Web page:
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Malaysia’s anti-terror success

Updated On: Jun 02, 2006

Southeast Asia is always in need of some good news in the war against terror and this week, Malaysia provided the good news for the region.

In fact, it turned out to be Malaysia’s biggest haul in their anti-terror efforts of recent times since five years ago when the government clamped down on Kumpulan Militan Malaysia (KMM) which had links with the Jemaah Islamiah (JI). The arrest also cuts off continuing Indonesian terror influence and incursions into Malaysia.

In a highly-efficient sweep, Malaysian police arrested 12 members of the Indonesian militant group Darul Islam which is alleged to have formulated plans for attacks on other ASEAN countries. The mostly-Indonesian group included 2 Malaysians. All were captured in East Malaysia’s Sabah after a good six month’s surveillance by government agents on this group. Amongst the items confiscated in the raid were several firearms and documents including bomb-making instructions downloaded from the Internet. 11 members of those arrested are being kept at the Kamunting detention centre in Perak with two-year detention orders under the Internal Security Act.

There were hints that Sabah could be used as a platform for attacks on the Philippines. Malaysian investigators are investigating if Darul Islam has links with Abu Sayyaf in the Philippines or the al-Qaeda movement. Besides potential strikes on neighbouring countries, Sabah itself is an attractive destination for terrorists given its tourist attractions.

The arrest coincided with PM Badawi’s call to reject extremism. Datuk Seri Abdullah Ahmad Badawi urged the international community to put a stop to extremes, whether in the Muslim world or the West. "In my view, among the things that are urgent is to do more to restrain the extremes. The extremes dwell on both sides. The extremes that preach intolerance and hate during Friday sermons in the mosques and religious schools and the extremes that do the same in Sunday sermons in churches and on radio talks…These extremes feed upon each other and they grow fat on each other," said Abdullah Badawi.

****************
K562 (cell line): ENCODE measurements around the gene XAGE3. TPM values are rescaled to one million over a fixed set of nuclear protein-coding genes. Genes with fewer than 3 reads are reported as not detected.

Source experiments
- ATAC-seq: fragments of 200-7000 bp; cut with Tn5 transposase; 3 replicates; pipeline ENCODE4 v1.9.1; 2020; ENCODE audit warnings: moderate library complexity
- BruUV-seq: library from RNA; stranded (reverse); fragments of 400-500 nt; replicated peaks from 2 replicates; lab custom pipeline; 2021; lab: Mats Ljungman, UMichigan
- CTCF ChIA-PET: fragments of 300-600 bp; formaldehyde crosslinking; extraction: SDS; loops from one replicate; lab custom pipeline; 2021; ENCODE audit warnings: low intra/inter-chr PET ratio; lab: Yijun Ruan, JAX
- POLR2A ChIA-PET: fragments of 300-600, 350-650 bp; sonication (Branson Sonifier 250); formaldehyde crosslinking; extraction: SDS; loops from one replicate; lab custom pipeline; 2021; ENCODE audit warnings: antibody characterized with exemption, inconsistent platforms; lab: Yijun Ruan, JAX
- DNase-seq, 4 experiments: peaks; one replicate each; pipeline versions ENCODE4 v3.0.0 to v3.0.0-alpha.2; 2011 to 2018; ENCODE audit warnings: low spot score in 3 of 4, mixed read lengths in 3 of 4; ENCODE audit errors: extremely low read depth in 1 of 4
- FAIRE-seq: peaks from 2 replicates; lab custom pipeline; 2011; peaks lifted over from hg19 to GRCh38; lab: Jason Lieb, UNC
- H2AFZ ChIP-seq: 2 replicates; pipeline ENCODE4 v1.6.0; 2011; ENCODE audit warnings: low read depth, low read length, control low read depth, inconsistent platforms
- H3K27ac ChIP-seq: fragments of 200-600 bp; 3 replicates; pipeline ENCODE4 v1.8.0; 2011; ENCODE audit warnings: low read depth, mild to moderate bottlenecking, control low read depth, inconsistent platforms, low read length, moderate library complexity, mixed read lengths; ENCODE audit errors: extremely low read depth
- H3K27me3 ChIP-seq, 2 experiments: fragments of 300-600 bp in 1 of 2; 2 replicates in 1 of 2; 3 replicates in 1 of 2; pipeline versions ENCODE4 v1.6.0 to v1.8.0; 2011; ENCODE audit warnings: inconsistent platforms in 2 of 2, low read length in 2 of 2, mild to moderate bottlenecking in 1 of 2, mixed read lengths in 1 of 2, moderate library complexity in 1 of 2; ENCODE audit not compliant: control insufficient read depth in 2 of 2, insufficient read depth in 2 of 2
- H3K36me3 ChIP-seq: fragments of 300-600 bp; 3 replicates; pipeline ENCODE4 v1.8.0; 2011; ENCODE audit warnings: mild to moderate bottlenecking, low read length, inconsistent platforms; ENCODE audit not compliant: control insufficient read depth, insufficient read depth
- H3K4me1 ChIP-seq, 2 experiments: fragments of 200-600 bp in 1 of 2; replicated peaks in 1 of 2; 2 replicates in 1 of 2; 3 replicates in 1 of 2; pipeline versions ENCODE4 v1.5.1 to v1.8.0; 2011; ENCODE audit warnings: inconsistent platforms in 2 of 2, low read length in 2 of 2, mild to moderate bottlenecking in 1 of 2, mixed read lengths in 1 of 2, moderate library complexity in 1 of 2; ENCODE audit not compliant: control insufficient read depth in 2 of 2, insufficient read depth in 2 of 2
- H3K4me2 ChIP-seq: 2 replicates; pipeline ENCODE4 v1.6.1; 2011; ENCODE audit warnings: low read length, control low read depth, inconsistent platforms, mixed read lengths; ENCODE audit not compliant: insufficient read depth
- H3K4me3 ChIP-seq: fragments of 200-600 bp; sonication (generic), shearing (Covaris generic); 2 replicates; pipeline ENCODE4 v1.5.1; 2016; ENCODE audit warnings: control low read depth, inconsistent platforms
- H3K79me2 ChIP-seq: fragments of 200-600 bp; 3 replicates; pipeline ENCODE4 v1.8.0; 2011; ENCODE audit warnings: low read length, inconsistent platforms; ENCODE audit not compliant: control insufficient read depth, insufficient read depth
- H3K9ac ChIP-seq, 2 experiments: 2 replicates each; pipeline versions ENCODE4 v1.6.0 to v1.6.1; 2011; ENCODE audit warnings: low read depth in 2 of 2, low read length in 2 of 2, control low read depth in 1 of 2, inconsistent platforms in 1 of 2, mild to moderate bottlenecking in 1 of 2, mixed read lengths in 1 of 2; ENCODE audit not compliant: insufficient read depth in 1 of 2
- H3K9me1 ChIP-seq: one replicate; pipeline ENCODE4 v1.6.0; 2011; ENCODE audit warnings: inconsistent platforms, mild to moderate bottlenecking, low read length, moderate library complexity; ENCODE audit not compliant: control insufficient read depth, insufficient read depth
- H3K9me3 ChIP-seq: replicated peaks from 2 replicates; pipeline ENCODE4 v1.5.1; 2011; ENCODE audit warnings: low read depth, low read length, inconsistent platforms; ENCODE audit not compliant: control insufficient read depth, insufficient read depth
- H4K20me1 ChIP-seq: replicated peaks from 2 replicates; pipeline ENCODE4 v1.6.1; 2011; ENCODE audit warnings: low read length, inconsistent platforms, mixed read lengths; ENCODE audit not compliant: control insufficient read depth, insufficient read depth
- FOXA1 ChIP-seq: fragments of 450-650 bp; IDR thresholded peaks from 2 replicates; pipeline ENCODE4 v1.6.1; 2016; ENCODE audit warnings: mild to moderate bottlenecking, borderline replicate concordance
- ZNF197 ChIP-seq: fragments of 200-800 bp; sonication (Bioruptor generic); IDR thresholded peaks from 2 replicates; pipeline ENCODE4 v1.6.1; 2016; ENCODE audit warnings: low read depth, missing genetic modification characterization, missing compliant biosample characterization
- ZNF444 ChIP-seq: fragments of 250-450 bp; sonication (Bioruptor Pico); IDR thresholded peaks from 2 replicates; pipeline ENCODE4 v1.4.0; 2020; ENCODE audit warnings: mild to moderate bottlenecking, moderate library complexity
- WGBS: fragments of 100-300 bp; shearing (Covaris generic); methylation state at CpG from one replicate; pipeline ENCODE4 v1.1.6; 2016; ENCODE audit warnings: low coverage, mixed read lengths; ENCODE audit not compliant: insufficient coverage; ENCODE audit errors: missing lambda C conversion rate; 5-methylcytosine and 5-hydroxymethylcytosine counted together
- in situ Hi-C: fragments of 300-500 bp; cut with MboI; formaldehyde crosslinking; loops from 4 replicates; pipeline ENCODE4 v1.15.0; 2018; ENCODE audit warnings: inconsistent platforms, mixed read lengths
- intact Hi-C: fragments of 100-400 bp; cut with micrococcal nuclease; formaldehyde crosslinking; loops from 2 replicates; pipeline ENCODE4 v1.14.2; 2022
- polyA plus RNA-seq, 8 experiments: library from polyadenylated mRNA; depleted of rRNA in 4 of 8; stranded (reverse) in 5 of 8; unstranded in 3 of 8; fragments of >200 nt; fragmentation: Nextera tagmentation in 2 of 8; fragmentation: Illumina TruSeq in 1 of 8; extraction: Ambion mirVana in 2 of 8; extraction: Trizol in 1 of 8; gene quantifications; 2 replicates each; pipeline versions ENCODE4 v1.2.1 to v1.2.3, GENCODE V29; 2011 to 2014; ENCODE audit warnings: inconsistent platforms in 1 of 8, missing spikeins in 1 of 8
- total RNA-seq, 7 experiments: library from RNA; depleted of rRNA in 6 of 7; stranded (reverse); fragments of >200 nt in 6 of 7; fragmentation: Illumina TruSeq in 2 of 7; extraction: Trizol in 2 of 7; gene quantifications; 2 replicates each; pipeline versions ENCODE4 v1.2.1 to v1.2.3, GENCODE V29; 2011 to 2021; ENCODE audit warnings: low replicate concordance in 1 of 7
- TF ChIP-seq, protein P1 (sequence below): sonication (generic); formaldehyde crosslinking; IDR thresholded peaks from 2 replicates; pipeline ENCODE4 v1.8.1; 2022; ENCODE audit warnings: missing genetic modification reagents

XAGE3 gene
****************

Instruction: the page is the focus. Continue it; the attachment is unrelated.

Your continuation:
"The moderate voice in Islam is then criticised for not doing enough," he said. Elaborating on groups calling themselves Muslim and committing acts of terror, Abdullah said all that these people had contributed was making it even harder for the Muslim world to dissociate the word `terrorism' from Islam.

Sources:

M'sian police arrest 12 Muslim militants: report (AFP, 30 May 2006)

Terror group busted (AP, 30 May 2006)

PM Urges International Community To Cease Extremes (Bernama, 30 May 2006)